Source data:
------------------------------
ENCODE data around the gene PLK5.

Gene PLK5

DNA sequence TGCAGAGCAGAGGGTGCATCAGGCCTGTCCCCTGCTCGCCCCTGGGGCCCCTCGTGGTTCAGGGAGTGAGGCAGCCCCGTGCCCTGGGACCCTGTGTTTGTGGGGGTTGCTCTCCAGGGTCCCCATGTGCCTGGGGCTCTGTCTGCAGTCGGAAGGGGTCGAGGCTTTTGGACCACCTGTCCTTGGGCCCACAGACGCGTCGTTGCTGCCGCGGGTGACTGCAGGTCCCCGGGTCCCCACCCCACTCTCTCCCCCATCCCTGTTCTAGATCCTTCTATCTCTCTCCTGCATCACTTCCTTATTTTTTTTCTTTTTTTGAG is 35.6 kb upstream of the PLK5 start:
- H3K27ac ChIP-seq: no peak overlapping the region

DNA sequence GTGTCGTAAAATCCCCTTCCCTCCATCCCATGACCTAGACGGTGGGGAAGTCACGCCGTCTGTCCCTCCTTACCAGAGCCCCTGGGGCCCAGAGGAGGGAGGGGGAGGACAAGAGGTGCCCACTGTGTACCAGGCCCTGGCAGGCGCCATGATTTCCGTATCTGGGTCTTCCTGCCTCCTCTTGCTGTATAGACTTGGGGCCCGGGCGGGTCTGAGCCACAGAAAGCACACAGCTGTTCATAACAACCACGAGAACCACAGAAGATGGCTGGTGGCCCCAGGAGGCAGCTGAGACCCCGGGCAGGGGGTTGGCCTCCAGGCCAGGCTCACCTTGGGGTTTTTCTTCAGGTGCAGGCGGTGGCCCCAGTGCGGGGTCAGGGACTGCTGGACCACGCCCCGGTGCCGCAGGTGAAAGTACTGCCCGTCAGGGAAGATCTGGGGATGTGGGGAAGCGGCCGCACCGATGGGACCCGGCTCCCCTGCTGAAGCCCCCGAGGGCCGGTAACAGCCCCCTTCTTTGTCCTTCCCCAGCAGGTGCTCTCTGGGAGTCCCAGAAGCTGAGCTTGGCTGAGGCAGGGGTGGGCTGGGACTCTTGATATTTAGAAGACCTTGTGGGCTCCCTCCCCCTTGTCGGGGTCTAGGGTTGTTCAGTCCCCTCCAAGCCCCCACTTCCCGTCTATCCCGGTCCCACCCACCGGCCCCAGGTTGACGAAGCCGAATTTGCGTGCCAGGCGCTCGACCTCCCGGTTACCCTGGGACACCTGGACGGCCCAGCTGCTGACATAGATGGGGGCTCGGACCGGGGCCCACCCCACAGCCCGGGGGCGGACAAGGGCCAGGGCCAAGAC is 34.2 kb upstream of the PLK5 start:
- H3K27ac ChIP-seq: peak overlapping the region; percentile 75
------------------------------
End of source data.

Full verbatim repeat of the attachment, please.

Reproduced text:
ENCODE data around the gene PLK5.

Gene PLK5

DNA sequence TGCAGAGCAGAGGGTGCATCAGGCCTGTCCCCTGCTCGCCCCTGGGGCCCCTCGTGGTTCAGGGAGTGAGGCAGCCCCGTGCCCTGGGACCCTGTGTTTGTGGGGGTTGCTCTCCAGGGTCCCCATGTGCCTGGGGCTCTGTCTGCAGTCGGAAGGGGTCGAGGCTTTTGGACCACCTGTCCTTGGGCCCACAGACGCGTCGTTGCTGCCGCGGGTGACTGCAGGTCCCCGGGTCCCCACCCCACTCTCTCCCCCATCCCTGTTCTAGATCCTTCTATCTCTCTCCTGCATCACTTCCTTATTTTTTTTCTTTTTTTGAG is 35.6 kb upstream of the PLK5 start:
- H3K27ac ChIP-seq: no peak overlapping the region

DNA sequence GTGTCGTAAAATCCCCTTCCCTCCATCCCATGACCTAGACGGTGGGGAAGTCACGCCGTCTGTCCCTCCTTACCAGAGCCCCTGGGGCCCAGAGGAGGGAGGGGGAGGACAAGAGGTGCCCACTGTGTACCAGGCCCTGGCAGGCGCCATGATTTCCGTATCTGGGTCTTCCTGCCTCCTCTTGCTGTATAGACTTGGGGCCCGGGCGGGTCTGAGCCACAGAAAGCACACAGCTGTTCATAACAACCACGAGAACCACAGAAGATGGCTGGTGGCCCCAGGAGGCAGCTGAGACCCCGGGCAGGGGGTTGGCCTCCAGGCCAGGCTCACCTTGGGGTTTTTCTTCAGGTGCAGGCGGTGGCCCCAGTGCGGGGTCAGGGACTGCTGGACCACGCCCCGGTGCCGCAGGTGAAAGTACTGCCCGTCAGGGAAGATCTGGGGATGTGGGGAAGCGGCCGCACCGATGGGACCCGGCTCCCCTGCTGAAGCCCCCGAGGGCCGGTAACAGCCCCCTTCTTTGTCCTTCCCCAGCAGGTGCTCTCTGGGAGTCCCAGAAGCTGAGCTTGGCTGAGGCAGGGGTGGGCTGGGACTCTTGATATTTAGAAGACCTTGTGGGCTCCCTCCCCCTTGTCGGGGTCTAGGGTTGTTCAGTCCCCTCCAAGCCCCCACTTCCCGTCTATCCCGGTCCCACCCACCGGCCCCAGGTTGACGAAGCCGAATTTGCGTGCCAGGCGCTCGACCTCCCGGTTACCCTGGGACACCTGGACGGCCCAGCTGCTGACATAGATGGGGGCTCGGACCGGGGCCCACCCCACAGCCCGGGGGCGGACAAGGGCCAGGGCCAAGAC is 34.2 kb upstream of the PLK5 start:
- H3K27ac ChIP-seq: peak overlapping the region; percentile 75